Companies Express Opposition To 'Bathroom Bill 2.0'
From Texas Standard:
The Supreme Court's decision in favor of a Colorado baker who refused to bake a wedding cake for a gay couple left open a larger question of whether a business can discriminate against members of the LGBTQ community based on the religious principles of the businessperson.
Now, Texas lawmakers want to provide licensed professionals in Texas with legal cover in the event they are accused of discriminating on the basis of the businessperson's religious beliefs.
Mark Jones is a political science fellow at Rice University's Baker Institute. He calls Senate Bill 17, filed by Republican Sen. Charles Perry of Lubbock, "bathroom bill 2.0" – a reference to last session's controversial proposal to require transgender people to use bathrooms associated with the sex on their birth certificate. SB 17 would prohibit licensing organizations from suspending the credentials of professionals who choose to deny service to people, based on the professional's religious beliefs.
"It does open up discrimination against members of the LGBTQ community by allowing professionals, from doctors to lawyers to accountants to real estate agents, to choose who they serve and who they do not serve, and discriminate, especially on religious beliefs," Jones says.
A number of large companies, including Google, PepsiCo, Apple and Dell, along with local chambers of commerce, have sent a letter to lawmakers objecting to SB 17 and other religious-exemption bills filed this session. The letter says the bills are "discriminatory" and "divisive." Jones says businesses are concerned that like the bathroom bill, the new measures detract from Texas' reputation, making it difficult for companies to recruit workers here.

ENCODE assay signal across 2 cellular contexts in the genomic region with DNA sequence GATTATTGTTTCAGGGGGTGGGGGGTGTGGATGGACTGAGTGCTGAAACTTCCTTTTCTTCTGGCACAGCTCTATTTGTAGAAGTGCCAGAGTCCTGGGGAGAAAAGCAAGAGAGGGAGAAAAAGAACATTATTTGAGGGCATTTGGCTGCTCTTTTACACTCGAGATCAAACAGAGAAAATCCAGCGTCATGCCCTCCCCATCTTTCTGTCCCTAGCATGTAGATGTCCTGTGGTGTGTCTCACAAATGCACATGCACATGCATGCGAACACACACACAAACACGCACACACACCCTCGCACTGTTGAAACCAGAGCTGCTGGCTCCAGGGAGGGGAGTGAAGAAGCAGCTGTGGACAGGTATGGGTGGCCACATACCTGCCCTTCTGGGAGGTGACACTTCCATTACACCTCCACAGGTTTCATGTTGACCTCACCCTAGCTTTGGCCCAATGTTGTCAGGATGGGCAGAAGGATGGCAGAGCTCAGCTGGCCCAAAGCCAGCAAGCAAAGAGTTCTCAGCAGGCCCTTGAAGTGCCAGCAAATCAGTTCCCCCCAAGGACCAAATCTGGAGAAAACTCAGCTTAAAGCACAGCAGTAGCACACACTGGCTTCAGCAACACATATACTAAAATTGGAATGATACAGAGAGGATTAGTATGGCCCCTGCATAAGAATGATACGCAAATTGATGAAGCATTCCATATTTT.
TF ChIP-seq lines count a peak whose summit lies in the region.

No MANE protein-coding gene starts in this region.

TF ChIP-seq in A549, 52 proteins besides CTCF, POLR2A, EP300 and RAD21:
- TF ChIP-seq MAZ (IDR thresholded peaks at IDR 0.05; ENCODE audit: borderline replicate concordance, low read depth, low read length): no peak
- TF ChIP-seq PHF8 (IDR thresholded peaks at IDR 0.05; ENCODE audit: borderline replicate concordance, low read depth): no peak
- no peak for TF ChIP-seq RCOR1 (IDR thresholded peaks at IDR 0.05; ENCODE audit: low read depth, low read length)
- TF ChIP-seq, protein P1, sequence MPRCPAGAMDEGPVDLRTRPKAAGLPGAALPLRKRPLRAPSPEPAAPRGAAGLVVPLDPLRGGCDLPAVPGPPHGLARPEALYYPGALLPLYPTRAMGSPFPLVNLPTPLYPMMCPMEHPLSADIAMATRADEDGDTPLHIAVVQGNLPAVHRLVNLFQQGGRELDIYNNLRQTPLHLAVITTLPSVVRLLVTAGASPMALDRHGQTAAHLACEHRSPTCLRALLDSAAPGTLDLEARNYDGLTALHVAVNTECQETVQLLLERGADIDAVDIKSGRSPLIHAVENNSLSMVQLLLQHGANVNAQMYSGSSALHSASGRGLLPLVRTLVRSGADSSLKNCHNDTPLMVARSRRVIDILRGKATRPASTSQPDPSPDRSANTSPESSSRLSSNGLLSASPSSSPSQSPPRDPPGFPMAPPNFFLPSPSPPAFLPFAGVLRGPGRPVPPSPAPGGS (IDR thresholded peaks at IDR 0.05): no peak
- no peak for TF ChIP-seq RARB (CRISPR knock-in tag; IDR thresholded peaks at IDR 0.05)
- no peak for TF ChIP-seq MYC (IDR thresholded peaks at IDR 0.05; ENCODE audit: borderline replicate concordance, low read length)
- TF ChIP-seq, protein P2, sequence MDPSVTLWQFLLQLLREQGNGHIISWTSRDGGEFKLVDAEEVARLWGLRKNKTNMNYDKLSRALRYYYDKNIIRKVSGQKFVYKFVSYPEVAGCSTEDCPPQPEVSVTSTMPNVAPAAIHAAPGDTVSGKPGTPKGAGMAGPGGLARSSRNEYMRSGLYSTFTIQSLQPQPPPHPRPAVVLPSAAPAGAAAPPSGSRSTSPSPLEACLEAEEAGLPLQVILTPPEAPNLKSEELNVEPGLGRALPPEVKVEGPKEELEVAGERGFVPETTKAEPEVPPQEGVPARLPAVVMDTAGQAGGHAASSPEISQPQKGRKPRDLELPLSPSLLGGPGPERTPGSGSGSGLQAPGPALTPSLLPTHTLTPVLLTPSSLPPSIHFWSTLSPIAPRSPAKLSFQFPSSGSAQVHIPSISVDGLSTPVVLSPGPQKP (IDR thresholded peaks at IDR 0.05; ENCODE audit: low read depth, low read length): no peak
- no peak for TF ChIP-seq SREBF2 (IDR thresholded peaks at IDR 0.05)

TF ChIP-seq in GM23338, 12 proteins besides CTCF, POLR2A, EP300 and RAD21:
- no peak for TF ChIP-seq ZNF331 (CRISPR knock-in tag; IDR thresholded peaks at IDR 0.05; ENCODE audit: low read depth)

In the 2019 session, lawmakers have focused much less on "red meat" conservative priorities than during the 2017 session, Jones says. But some Republicans continue to work on measures intended to please their core supporters.
"The Republicans in the legislature were very much chastened in 2018 when they lost two Texas Senate seats and 12 Texas House seats, and saw [Lt. Gov.] Dan Patrick win by less than 5 percent of the vote," Jones says. "But there's always pressure from the base to at least get these issues out there a little bit."
Jones says SB 17 could pass in the Senate, but it won't pass in the House because House Speaker Dennis Bonnen "won't let it see the light of day."
Written by Shelly Brisbin.
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